Jeremiah 36-38: In Jeremiah 36; we read about the two scrolls that was written and read by Baruch in the temple. The clues to the composition of the book of Jeremiah are contained in chapter 36. The 2nd scroll (re-written 1st scroll) was read after the 1st scroll was burned (Jeremiah 36:27-32). Jeremiah was prevented from entering the temple (Jeremiah 36:5); possibly because of the temple sermon from Jeremiah chapters 7, and 26.  You may remember that Baruch, that we read about as writing and presenting the scrolls in Jeremiah 36; is from the Book of Baruch from the Apocrypha (Deuterocanonical Books) that we read in the Episcopal/Anglican Church. The Apocrypha is normally located between the Old & New Testaments. The number of books in the Apocrypha vary according to the various traditions. However, I am sure most of you have heard of one of the the Apocrypha Books – “Bel and the Dragon”. Bel & the Dragon is also known as “Chapter 14 of the Greek version of Daniel”. In Jeremiah 37:1-10, we read about Zedekiah’ vain of hope. In Jeremiah 37:11-21, Jeremiah is imprisoned and questioned by King Zedekiah. The king questioned Jeremiah secretly in his house as to what the LORD (God) was telling him (Jeremiah). Jeremiah then gives the bad news to Zedekiah. Zedekiah orders that Jeremiah be held and be given a Loaf of bread from the  “baker’s street” everyday; until all the bread from the city is gone. In Jeremiah 38, Jeremiah is thrown into the cistern of Malchiah. Jeremiah was lowered into the cistern by a rope. There was no water in the cistern, only mud, however, Jeremiah sank in the mud (Jeremiah 38:6). In Jeremiah 38;7-13; we read about how Ebed-melech, an Ethiopian eunuch; came to the rescue of Jeremiah. Where else do we read in scripture about an Ethiopian eunuch? Look at the Book of Acts 8:27-28.  In Jeremiah 38:14-28, we read about Jeremiah coming to Zedekiah again, after being rescued from the cistern. Zedekiah promises that he will not kill Jeremiah or have any harm come towards him this time for Jeremiah telling him the truth, even thou the news is not good. Jeremiah tells Zedekiah that he must surrender to the officials of the King of Babylon. That is the only way his life will be sparred, and the city not burned. Jeremiah then remained that day in Jerusalem until the day that it was taken.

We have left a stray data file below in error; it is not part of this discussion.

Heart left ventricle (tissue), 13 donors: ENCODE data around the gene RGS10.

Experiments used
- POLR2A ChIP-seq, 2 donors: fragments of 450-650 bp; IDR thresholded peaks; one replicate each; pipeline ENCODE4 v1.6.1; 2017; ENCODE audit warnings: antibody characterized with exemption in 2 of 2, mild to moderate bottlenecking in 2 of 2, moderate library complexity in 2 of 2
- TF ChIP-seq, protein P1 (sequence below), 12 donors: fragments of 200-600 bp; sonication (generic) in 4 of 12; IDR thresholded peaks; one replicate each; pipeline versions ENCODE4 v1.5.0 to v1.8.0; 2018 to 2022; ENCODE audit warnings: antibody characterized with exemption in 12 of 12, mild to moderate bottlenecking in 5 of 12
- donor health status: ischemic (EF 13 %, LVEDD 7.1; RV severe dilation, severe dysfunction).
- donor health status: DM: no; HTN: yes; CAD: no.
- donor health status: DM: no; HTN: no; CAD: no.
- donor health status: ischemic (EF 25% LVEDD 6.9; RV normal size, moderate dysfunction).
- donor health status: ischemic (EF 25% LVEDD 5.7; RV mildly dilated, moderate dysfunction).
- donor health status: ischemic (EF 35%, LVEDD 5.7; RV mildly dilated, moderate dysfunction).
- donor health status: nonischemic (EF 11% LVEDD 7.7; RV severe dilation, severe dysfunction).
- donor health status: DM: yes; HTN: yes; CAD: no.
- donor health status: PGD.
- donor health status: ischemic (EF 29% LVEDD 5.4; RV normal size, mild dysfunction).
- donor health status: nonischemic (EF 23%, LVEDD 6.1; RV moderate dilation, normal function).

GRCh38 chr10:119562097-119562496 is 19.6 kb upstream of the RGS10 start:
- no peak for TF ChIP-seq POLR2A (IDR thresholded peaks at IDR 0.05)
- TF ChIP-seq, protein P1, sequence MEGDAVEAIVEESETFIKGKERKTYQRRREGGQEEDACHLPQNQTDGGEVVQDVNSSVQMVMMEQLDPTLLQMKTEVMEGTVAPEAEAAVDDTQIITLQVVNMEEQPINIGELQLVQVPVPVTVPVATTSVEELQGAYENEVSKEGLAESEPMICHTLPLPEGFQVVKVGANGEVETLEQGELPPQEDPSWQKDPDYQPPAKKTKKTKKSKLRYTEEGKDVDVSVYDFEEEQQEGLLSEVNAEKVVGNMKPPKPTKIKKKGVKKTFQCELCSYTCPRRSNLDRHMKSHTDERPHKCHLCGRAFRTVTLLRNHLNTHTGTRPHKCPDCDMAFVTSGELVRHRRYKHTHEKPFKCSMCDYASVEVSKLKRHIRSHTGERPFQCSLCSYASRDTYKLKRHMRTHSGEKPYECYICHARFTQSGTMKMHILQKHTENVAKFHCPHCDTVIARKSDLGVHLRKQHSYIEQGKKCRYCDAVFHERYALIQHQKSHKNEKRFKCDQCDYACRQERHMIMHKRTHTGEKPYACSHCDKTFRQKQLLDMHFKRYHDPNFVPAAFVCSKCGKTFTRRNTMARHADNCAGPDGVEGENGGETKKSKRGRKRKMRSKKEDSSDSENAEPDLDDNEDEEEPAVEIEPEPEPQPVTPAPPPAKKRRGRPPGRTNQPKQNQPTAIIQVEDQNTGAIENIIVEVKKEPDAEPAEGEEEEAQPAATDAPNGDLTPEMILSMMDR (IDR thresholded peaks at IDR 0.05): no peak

James 2: In James 2:1-13, we have a beautiful piece on the warning against partiality. I like what James has to say about those who treat the rich with better respect than the poor. I have no problem with people with money – However; I do have an issue with those who have money think they are better than those without, especially when it comes to the Church. Unfortunately; I have seen this type of behavior at many Episcopal Churches. In James 2:14-26, we turn to the issue of Faith without Works; much of the hallmark of The Letter of James.